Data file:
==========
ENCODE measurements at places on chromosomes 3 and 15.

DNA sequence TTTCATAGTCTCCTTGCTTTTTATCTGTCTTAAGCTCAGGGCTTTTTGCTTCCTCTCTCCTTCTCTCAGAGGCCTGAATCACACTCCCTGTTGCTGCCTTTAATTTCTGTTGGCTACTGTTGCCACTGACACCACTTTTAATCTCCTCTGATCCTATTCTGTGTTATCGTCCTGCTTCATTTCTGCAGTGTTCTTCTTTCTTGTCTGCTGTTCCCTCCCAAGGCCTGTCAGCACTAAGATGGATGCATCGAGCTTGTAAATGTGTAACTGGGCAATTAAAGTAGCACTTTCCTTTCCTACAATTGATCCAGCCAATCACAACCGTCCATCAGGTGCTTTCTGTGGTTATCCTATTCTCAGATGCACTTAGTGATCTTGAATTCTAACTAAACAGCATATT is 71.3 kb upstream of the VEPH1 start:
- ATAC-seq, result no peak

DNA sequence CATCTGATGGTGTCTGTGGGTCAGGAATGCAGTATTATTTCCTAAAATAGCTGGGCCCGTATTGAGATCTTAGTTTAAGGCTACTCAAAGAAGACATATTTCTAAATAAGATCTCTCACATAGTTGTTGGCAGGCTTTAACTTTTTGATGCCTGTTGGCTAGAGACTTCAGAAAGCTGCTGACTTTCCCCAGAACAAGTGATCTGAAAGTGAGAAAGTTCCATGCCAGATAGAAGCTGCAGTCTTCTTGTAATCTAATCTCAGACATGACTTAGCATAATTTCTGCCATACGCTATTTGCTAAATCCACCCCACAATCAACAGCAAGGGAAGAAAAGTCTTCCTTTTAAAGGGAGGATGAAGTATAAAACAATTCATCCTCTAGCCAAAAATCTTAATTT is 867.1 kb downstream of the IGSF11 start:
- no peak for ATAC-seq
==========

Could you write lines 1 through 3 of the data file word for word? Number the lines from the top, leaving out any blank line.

ENCODE measurements at places on chromosomes 3 and 15.

DNA sequence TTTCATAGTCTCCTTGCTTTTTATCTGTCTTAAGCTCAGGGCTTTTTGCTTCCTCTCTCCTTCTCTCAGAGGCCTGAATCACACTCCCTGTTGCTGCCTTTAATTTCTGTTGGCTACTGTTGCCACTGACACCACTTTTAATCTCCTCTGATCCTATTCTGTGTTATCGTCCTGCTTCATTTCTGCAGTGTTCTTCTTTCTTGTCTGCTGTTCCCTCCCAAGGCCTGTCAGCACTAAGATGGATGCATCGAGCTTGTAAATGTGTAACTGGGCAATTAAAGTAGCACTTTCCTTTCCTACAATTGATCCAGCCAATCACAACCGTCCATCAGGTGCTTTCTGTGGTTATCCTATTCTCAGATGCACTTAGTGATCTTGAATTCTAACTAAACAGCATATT is 71.3 kb upstream of the VEPH1 start:
- ATAC-seq, result no peak